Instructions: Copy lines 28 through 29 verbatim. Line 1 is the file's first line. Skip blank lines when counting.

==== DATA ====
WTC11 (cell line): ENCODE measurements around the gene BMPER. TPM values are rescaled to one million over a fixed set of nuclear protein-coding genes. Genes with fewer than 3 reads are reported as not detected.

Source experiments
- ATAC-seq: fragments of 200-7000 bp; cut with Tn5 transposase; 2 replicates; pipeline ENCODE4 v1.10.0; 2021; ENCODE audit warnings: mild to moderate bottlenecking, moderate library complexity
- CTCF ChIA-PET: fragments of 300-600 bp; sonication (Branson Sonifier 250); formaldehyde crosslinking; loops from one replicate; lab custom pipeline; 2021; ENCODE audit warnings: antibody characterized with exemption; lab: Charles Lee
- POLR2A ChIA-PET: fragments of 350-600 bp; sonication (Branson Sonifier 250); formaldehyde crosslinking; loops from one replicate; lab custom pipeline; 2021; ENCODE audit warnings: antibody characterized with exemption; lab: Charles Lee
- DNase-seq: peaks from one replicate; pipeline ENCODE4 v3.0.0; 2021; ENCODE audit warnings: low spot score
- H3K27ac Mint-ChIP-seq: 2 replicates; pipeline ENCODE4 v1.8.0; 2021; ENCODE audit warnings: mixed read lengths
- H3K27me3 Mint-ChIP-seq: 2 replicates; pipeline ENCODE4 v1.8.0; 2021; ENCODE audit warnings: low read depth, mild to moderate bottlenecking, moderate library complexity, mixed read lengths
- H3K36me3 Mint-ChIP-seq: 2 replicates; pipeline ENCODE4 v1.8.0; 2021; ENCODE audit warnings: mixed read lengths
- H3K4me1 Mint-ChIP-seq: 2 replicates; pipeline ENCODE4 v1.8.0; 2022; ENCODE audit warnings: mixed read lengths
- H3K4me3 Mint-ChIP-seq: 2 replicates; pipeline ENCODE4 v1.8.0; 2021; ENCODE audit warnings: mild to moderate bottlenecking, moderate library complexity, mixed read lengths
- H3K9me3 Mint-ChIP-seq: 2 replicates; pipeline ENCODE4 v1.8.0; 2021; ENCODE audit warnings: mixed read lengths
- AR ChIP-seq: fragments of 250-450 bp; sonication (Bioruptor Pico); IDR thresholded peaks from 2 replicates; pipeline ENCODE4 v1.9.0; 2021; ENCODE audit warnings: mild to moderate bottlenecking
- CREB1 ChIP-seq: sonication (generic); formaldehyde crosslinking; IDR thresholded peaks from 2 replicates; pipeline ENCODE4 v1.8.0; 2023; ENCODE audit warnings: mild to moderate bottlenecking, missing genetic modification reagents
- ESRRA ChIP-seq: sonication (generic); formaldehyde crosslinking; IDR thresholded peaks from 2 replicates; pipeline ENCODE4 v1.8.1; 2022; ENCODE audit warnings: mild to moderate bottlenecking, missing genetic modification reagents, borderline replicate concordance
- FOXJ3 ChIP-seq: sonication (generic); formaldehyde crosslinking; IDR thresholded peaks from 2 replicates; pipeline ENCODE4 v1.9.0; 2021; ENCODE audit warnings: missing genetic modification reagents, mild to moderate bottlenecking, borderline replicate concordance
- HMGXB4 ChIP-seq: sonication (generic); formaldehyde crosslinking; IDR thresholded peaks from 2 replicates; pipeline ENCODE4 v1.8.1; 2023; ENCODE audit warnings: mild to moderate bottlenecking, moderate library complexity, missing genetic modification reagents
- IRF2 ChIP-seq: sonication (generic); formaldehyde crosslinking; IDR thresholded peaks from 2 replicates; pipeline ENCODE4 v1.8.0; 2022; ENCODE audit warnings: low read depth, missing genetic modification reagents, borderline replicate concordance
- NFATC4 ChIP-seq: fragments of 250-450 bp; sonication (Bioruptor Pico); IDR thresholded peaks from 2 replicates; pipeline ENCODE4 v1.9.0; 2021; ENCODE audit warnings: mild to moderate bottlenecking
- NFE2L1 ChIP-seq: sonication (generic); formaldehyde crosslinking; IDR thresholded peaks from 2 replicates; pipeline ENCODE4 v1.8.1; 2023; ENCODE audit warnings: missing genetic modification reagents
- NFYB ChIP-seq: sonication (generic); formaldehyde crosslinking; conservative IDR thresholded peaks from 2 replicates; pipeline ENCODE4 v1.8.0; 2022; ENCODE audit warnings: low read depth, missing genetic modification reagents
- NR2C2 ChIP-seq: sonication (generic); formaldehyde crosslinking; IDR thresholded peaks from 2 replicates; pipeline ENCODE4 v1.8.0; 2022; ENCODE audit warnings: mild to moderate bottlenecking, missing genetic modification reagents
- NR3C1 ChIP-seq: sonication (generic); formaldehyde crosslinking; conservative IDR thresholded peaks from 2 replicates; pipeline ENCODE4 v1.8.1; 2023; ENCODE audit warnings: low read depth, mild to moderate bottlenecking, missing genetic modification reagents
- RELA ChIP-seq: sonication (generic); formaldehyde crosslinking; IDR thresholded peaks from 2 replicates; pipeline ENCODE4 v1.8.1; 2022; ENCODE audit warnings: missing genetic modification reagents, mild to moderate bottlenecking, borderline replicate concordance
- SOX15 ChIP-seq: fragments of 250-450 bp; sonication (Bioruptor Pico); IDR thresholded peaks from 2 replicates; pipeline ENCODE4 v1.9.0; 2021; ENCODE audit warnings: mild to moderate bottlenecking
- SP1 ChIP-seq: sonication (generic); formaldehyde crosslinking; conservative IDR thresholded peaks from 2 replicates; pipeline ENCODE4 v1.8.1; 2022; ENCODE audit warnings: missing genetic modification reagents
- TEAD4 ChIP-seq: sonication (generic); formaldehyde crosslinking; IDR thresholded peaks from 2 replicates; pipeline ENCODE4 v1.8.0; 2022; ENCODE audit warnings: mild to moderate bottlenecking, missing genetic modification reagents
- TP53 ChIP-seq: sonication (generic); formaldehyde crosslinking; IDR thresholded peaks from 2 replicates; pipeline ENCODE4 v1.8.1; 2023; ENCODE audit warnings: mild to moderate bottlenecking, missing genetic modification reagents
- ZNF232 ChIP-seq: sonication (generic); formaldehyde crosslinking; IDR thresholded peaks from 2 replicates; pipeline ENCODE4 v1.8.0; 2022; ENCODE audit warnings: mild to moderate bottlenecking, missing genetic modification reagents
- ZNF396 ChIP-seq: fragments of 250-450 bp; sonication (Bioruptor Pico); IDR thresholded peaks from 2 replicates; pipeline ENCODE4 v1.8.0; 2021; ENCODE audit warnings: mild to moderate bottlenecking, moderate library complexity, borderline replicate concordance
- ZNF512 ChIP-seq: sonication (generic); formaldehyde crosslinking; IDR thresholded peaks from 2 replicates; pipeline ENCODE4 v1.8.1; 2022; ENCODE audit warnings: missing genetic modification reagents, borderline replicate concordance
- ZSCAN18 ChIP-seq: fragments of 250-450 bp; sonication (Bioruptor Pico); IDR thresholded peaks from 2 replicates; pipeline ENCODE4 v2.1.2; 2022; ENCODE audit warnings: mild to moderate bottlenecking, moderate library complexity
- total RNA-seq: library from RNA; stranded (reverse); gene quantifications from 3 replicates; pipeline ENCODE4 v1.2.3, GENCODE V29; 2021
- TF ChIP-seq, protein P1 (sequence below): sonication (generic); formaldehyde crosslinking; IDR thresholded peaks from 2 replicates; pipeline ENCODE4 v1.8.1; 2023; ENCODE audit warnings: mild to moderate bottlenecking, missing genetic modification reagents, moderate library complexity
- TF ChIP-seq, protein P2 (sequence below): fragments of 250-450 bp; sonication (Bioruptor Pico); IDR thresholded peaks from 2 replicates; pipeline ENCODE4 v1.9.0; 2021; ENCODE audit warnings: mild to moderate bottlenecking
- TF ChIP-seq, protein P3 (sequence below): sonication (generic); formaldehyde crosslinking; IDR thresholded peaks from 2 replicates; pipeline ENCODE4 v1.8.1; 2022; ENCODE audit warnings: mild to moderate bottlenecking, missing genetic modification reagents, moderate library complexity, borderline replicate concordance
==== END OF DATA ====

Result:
- TP53 ChIP-seq: sonication (generic); formaldehyde crosslinking; IDR thresholded peaks from 2 replicates; pipeline ENCODE4 v1.8.1; 2023; ENCODE audit warnings: mild to moderate bottlenecking, missing genetic modification reagents
- ZNF232 ChIP-seq: sonication (generic); formaldehyde crosslinking; IDR thresholded peaks from 2 replicates; pipeline ENCODE4 v1.8.0; 2022; ENCODE audit warnings: mild to moderate bottlenecking, missing genetic modification reagents